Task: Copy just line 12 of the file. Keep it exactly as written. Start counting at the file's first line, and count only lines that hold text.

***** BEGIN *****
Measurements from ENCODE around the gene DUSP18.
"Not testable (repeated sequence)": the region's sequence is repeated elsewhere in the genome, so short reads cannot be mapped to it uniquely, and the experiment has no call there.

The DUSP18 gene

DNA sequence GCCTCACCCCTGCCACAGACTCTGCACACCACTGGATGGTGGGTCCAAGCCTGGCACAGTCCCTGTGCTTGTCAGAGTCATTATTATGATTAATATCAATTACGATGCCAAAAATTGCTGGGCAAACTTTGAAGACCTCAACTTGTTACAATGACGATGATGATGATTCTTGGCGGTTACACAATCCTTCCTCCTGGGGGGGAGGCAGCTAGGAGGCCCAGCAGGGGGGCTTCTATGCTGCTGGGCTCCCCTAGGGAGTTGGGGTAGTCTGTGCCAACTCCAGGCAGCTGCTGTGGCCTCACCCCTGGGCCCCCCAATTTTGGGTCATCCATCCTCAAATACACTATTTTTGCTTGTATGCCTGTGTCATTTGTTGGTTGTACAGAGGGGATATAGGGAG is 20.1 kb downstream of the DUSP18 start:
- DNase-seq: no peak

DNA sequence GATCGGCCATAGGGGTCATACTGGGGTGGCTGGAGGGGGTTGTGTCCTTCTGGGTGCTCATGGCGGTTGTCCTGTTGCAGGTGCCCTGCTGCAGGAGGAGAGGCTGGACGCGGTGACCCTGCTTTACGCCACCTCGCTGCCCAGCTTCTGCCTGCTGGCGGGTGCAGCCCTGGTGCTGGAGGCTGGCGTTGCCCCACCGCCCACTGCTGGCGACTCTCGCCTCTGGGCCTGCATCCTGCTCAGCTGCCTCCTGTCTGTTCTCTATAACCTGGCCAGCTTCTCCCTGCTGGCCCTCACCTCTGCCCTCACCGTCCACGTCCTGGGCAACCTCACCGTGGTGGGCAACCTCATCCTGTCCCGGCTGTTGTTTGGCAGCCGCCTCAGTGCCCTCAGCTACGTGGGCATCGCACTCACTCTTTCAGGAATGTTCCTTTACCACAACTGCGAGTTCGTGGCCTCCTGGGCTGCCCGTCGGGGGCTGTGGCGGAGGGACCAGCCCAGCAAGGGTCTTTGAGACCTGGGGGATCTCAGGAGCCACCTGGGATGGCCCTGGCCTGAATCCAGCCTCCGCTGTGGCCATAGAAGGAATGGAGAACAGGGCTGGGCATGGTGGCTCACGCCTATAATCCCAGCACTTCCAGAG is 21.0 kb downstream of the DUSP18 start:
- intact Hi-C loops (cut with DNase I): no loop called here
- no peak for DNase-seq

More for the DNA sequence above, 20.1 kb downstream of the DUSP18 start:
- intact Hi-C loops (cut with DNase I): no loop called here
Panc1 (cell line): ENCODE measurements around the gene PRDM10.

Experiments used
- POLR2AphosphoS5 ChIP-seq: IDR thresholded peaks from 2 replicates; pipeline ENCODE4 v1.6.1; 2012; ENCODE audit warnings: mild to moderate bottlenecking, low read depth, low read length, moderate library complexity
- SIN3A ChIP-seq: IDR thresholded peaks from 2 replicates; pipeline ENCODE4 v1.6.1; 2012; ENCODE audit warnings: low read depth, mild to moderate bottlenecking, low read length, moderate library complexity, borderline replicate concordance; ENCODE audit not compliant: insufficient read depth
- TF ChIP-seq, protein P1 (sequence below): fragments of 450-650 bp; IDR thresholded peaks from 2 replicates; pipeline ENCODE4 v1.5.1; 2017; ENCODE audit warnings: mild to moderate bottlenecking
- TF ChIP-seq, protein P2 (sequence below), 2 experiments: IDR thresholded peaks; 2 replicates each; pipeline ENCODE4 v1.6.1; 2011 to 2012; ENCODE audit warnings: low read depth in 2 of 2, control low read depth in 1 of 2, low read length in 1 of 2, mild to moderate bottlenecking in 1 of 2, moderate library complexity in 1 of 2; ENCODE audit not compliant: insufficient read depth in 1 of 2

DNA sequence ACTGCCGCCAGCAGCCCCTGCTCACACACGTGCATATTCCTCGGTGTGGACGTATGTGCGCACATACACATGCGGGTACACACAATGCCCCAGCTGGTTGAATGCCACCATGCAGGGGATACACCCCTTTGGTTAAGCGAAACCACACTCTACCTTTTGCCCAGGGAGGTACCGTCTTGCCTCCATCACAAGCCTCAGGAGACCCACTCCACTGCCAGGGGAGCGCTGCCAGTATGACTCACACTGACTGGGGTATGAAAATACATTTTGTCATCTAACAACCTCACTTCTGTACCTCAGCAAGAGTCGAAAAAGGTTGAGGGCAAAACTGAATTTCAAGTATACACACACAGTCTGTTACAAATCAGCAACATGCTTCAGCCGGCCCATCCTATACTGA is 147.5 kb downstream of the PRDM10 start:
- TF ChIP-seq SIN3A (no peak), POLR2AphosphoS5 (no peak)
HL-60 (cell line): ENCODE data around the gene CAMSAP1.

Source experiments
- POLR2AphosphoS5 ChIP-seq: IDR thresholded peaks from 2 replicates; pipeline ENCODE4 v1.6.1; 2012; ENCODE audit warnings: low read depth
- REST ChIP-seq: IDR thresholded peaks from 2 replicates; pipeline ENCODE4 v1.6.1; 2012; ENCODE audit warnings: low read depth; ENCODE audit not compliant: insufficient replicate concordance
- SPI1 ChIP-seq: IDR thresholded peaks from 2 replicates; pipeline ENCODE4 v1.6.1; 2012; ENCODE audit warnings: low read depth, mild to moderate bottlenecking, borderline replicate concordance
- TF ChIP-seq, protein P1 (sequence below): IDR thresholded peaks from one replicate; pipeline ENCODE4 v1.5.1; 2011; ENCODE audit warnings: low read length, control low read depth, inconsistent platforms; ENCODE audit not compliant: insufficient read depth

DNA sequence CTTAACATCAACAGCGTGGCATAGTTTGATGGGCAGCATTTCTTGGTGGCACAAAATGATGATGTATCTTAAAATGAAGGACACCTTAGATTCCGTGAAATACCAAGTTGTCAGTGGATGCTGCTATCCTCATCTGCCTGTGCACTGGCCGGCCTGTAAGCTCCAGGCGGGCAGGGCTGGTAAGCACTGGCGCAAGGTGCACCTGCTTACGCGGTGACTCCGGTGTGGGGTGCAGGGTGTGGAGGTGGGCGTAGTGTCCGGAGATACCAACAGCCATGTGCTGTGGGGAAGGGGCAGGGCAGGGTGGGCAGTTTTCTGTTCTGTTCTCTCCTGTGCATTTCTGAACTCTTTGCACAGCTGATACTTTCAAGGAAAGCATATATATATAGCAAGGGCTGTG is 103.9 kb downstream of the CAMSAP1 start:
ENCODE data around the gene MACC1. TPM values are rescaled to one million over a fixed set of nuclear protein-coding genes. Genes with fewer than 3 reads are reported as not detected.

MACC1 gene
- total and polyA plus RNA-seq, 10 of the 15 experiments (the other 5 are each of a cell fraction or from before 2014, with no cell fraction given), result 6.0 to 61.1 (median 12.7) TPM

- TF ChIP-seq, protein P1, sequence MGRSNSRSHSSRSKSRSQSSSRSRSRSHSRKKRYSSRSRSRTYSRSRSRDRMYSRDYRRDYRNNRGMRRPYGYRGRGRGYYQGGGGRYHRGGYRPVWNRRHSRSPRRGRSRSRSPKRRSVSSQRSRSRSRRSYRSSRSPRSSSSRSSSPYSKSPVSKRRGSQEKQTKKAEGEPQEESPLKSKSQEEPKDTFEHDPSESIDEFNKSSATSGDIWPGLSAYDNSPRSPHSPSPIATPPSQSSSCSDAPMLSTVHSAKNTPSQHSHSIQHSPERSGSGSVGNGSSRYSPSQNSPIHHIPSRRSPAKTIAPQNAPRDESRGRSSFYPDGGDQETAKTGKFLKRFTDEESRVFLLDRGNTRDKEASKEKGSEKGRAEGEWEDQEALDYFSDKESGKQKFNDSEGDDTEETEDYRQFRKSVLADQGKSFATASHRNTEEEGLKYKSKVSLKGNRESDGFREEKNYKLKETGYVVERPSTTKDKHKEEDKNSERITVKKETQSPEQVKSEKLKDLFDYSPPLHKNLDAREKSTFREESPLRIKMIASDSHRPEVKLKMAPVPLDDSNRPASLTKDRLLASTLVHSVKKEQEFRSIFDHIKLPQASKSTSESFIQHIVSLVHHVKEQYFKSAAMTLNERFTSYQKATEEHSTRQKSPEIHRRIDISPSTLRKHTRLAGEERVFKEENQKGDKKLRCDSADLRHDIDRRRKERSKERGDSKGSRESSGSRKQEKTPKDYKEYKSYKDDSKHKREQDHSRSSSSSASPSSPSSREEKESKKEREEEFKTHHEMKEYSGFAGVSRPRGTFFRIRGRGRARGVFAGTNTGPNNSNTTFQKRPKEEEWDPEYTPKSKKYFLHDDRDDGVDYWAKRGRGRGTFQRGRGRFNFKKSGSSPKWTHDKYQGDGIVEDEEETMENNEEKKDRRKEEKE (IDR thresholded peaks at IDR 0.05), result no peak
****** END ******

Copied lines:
Experiments used